Perhaps you’ve already figured out, reading my colleague’s paper didn’t go well. As I’ve said, she’s a good writer, and some days, she far exceeds good. But not all of us are good all the time. And one thing I’ve observed about women in the workplace–myself included–is too often work and self are intertwined so if you’re challenged, it’s as if YOU are challenged, not the work, which even on the best days belongs to the organization, and more to the point, was created in its service. So, in a perfect world, criticism of a project/piece of writing/exhibit/you-name-it, is an exercise in how to make it better because in perfecting whatever it is, we aid the organization.
What does this have to do with the University of Tennessee’s late basketball coach? Think about her statement above. If you are a museum leader, think about challenging without breaking people. Some of us have had bosses who believe leadership is about domination. I worked for two different people, a man and a woman, who seemingly weren’t satisfied unless an employee left their office in tears. Clearly that’s not what Pat Summitt meant. She saw her role as pushing players to do their best, and the flip side of that is letting them know when their lack of effort let the program down. None of us is perfect, and it’s comforting to know that your director, department head or board chair, cares about you enough to help you do your best work.
If you’re an employee, you know when you’ve done something well–when your idea was a game changer, when your exhibit label said it perfectly–and you know when what you’ve done is mediocre. So step back. Breathe deep. And be ready not only to acknowledge what went wrong, but to hear your direct report when she offers suggestions for the future. She isn’t saying you’re a bad person, only that you are capable of more. Nor does one less than stellar project equal a judgement on all the work you’ve ever done. If you’re a good museum educator when you go into your director’s office, you’re still a good one when you come out, just one that needs to reflect, and go forward, having made some changes. Challenge yourself to de-personalize. It’s not your project, it’s the museum’s. It’s far easier to fix what you don’t “own.”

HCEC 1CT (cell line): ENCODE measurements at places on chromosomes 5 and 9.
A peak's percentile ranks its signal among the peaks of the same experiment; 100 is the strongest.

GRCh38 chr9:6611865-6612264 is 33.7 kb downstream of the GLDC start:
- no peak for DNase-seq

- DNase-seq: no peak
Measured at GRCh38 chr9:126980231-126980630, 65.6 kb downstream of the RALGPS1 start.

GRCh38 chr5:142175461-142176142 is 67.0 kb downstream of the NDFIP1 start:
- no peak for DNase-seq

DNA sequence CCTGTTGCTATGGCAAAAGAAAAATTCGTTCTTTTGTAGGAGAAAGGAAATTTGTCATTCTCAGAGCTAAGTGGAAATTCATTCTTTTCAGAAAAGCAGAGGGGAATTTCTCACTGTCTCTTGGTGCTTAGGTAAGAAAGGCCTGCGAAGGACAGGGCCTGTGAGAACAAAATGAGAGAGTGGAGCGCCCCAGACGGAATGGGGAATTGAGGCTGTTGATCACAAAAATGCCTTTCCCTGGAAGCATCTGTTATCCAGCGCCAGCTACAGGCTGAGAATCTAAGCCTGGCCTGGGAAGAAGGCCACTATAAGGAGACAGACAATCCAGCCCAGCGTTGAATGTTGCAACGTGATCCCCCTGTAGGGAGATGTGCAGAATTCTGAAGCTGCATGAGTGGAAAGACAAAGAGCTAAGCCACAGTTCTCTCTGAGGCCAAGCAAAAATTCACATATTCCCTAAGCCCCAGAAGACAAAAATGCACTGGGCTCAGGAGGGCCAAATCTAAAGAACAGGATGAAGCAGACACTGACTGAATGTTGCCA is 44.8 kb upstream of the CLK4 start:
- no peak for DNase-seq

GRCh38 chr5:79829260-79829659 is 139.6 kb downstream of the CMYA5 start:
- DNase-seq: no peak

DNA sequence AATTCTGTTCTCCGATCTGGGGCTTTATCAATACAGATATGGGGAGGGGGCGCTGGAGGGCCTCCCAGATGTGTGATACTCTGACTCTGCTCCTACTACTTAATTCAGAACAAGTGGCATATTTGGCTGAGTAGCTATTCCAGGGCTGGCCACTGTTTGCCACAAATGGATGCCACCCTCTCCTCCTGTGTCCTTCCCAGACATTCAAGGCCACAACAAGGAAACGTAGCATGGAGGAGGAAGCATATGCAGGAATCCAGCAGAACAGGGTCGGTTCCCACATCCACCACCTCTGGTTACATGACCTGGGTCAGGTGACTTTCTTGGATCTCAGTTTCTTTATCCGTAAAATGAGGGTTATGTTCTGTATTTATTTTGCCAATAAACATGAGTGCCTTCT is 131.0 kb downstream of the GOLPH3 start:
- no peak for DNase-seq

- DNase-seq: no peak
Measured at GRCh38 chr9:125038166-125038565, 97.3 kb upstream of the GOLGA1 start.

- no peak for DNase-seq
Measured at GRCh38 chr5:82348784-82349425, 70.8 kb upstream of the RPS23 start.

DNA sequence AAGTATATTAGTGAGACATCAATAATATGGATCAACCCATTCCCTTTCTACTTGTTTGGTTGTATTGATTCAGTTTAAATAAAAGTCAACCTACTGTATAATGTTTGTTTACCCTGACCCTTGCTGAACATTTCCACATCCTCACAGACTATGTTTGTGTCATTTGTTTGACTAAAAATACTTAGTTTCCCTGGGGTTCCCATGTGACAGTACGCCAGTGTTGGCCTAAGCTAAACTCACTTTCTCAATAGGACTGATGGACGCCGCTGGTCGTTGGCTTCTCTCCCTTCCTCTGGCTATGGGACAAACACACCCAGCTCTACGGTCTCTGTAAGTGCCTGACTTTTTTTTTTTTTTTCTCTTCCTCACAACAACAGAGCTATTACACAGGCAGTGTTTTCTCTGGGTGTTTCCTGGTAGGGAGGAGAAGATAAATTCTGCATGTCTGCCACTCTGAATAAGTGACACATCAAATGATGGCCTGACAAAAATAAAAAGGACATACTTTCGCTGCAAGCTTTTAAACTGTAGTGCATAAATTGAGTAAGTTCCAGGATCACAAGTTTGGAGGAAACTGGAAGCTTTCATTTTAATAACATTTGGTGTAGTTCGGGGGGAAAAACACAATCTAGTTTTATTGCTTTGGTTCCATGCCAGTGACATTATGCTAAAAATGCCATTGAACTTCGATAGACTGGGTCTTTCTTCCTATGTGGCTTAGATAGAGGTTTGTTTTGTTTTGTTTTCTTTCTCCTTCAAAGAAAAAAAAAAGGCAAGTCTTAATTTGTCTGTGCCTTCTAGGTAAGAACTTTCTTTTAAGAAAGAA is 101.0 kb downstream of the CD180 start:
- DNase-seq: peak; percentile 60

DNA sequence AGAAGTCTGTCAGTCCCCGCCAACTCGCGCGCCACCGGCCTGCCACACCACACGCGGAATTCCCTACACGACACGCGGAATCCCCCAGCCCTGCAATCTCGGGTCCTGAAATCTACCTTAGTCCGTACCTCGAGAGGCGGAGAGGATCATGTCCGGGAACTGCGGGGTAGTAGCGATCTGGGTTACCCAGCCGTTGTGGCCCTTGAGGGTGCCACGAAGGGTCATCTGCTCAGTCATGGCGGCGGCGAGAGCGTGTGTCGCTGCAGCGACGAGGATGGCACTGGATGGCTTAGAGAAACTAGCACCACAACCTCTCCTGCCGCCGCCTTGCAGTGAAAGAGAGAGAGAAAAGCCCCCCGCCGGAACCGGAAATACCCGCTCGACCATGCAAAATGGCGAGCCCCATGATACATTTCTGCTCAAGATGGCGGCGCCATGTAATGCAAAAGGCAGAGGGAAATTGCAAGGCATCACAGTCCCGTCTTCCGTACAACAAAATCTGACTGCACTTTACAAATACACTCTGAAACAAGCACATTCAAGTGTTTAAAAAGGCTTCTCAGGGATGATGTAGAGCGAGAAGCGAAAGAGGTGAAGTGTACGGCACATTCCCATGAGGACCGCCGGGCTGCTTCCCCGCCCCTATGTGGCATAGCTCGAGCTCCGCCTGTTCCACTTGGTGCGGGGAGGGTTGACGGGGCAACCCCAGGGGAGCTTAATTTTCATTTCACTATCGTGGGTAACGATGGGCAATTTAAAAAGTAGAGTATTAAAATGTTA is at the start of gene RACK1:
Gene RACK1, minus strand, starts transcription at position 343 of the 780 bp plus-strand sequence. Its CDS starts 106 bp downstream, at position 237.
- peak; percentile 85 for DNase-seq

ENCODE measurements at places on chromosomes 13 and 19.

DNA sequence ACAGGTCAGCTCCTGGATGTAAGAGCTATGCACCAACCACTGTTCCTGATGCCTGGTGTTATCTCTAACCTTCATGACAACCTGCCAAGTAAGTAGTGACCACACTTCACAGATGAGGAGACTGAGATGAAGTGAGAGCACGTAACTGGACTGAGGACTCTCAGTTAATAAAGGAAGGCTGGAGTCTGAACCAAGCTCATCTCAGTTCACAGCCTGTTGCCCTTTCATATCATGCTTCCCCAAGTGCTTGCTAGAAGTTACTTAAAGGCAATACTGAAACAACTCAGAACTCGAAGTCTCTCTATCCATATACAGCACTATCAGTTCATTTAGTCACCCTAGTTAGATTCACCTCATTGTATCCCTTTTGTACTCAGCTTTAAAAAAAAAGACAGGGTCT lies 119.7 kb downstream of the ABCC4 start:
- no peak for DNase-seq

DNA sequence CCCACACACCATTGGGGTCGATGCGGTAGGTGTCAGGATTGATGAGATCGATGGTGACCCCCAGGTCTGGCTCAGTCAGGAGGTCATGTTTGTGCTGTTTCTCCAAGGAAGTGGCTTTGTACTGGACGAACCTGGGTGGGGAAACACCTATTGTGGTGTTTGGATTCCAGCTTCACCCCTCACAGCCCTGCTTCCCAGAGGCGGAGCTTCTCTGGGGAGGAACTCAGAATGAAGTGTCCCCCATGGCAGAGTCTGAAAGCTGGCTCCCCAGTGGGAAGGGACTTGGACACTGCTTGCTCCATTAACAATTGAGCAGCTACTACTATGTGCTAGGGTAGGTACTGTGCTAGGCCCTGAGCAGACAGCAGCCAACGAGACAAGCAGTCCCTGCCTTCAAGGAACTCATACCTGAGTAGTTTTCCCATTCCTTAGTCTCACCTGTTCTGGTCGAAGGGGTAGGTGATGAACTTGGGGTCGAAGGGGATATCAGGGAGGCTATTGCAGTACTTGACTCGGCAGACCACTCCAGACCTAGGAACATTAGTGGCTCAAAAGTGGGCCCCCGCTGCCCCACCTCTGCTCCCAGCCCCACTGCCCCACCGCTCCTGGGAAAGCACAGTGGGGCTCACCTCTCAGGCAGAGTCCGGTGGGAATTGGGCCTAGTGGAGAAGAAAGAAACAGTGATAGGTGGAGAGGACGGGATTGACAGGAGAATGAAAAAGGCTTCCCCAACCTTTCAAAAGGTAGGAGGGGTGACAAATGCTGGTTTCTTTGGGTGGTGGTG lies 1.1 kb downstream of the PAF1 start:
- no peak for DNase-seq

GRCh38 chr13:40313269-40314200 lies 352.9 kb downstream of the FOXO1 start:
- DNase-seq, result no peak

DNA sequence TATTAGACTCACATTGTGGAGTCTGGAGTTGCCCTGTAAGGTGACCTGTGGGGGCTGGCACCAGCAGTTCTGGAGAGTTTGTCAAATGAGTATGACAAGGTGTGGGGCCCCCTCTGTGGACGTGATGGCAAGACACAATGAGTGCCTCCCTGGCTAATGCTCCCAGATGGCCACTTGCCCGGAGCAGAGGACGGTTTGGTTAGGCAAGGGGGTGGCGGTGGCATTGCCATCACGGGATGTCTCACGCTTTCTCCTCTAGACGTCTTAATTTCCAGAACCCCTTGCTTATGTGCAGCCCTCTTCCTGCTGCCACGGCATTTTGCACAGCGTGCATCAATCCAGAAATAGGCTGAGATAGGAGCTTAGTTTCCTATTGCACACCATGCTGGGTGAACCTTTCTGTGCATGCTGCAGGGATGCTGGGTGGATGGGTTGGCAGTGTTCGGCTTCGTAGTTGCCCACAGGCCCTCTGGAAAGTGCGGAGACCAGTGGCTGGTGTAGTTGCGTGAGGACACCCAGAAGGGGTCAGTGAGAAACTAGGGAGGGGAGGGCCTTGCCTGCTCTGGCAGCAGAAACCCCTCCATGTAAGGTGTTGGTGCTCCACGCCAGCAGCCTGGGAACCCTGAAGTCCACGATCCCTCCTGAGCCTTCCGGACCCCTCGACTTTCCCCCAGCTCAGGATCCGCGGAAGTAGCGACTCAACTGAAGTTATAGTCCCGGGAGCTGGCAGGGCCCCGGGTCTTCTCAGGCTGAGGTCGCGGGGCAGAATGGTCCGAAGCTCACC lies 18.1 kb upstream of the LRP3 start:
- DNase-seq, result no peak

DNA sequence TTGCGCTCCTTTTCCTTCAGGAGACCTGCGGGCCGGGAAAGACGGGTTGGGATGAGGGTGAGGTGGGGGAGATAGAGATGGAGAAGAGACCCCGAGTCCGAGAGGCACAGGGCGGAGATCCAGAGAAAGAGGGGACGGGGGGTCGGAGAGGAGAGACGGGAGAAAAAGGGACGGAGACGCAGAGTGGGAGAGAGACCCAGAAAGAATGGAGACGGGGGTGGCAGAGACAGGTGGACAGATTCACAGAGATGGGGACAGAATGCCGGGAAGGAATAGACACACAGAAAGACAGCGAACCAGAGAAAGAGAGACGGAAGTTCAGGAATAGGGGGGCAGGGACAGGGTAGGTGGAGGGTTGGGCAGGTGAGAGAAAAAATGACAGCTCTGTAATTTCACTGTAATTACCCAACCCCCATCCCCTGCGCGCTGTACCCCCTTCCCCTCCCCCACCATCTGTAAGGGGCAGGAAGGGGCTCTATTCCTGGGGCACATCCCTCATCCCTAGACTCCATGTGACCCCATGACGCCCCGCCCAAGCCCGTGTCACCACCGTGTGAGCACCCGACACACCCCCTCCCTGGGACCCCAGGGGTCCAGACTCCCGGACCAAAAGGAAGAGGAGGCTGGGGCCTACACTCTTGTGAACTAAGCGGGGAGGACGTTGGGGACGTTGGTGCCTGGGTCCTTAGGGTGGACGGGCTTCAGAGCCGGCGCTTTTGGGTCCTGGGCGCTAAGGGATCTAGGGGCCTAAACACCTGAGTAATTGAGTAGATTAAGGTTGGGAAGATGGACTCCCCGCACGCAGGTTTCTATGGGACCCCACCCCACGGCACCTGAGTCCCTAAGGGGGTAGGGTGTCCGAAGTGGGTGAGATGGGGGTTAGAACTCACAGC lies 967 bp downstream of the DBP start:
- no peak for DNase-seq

Perhaps because I work at a school, September always marks the start of the year. And as this summer draws to a close, I’ve been thinking a lot about what it means to be a new leader, not only because we have an interim head of school, but we are in a search for a new long-term leader.
Our interim head is an experienced person who, if he were a different sort, would be taking long walks on the beach and thinking deep thoughts, his working life over. But he’s made a life not only of leadership, but of being an interim. And we’ve all pinned a lot on him. Will he be change agent or maintainer?
Thinking about the months to come, made me wonder how many of you are starting new jobs, either as directors or department heads, and as you step into your office for the first time, whether you ponder what your staff think about you. Because I can assure you, they are all expecting something different. There are the naysayers, who are certain you and any other new leader will fail. In their minds, the job is too complicated and you can’t possibly understand what’s happened. They see the institutional history as a lengthy mistake-ridden narrative iced with gossip. You, poor benighted soul, cannot lead in a way that’s meaningful because you simply can’t cope with such a complex plot line.
Then there are the completely disengaged, those who tell you it really doesn’t matter who’s in your office, it won’t affect them. Or there are the folks who are convinced you’re the second coming. They have an almost Messianic zeal for your institution and they are waiting for you to right every wrong and also take care of the leaks in the west wing, and raise enough money so the museum won’t have to do that Holiday fundraiser, which they loathe. What’s interesting about these people is they have a very specific agenda and assume it must be yours as well. They also assume that their needs are everyone else’s. They will become naysayers when you don’t seem to be following through on their list.